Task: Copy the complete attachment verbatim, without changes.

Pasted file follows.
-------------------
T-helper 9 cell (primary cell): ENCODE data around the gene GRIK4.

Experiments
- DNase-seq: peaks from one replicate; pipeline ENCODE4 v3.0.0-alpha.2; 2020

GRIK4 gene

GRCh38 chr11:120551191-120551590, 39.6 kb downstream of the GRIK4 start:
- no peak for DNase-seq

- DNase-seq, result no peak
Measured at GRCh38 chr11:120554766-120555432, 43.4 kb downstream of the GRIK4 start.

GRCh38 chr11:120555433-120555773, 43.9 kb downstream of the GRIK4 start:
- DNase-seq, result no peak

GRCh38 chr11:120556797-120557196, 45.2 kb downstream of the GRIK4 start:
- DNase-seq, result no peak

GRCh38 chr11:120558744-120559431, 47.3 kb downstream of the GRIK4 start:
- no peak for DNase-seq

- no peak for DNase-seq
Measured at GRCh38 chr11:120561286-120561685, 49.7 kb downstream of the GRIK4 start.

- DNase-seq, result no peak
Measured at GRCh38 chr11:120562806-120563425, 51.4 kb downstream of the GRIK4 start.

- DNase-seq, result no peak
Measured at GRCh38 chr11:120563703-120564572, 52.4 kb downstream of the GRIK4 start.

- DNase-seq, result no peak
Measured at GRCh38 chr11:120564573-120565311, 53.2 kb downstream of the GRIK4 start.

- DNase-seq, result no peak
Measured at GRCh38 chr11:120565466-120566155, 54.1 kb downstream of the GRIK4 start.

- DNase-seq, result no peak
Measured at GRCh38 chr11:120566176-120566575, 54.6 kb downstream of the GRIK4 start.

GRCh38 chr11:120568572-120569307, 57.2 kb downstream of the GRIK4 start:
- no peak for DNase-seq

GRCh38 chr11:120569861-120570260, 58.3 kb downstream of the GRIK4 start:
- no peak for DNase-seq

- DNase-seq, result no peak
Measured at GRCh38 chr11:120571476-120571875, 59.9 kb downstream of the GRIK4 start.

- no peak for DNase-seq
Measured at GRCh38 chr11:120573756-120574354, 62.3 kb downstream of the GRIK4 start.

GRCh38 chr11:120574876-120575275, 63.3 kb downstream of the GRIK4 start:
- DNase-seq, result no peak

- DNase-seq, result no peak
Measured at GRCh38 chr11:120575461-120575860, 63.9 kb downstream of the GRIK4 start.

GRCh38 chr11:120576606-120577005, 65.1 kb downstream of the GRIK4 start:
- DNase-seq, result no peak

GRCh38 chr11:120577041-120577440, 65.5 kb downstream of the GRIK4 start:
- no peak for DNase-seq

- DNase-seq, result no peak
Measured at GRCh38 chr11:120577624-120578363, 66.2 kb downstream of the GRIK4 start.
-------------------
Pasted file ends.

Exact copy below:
T-helper 9 cell (primary cell): ENCODE data around the gene GRIK4.

Experiments
- DNase-seq: peaks from one replicate; pipeline ENCODE4 v3.0.0-alpha.2; 2020

GRIK4 gene

GRCh38 chr11:120551191-120551590, 39.6 kb downstream of the GRIK4 start:
- no peak for DNase-seq

- DNase-seq, result no peak
Measured at GRCh38 chr11:120554766-120555432, 43.4 kb downstream of the GRIK4 start.

GRCh38 chr11:120555433-120555773, 43.9 kb downstream of the GRIK4 start:
- DNase-seq, result no peak

GRCh38 chr11:120556797-120557196, 45.2 kb downstream of the GRIK4 start:
- DNase-seq, result no peak

GRCh38 chr11:120558744-120559431, 47.3 kb downstream of the GRIK4 start:
- no peak for DNase-seq

- no peak for DNase-seq
Measured at GRCh38 chr11:120561286-120561685, 49.7 kb downstream of the GRIK4 start.

- DNase-seq, result no peak
Measured at GRCh38 chr11:120562806-120563425, 51.4 kb downstream of the GRIK4 start.

- DNase-seq, result no peak
Measured at GRCh38 chr11:120563703-120564572, 52.4 kb downstream of the GRIK4 start.

- DNase-seq, result no peak
Measured at GRCh38 chr11:120564573-120565311, 53.2 kb downstream of the GRIK4 start.

- DNase-seq, result no peak
Measured at GRCh38 chr11:120565466-120566155, 54.1 kb downstream of the GRIK4 start.

- DNase-seq, result no peak
Measured at GRCh38 chr11:120566176-120566575, 54.6 kb downstream of the GRIK4 start.

GRCh38 chr11:120568572-120569307, 57.2 kb downstream of the GRIK4 start:
- no peak for DNase-seq

GRCh38 chr11:120569861-120570260, 58.3 kb downstream of the GRIK4 start:
- no peak for DNase-seq

- DNase-seq, result no peak
Measured at GRCh38 chr11:120571476-120571875, 59.9 kb downstream of the GRIK4 start.

- no peak for DNase-seq
Measured at GRCh38 chr11:120573756-120574354, 62.3 kb downstream of the GRIK4 start.

GRCh38 chr11:120574876-120575275, 63.3 kb downstream of the GRIK4 start:
- DNase-seq, result no peak

- DNase-seq, result no peak
Measured at GRCh38 chr11:120575461-120575860, 63.9 kb downstream of the GRIK4 start.

GRCh38 chr11:120576606-120577005, 65.1 kb downstream of the GRIK4 start:
- DNase-seq, result no peak

GRCh38 chr11:120577041-120577440, 65.5 kb downstream of the GRIK4 start:
- no peak for DNase-seq

- DNase-seq, result no peak
Measured at GRCh38 chr11:120577624-120578363, 66.2 kb downstream of the GRIK4 start.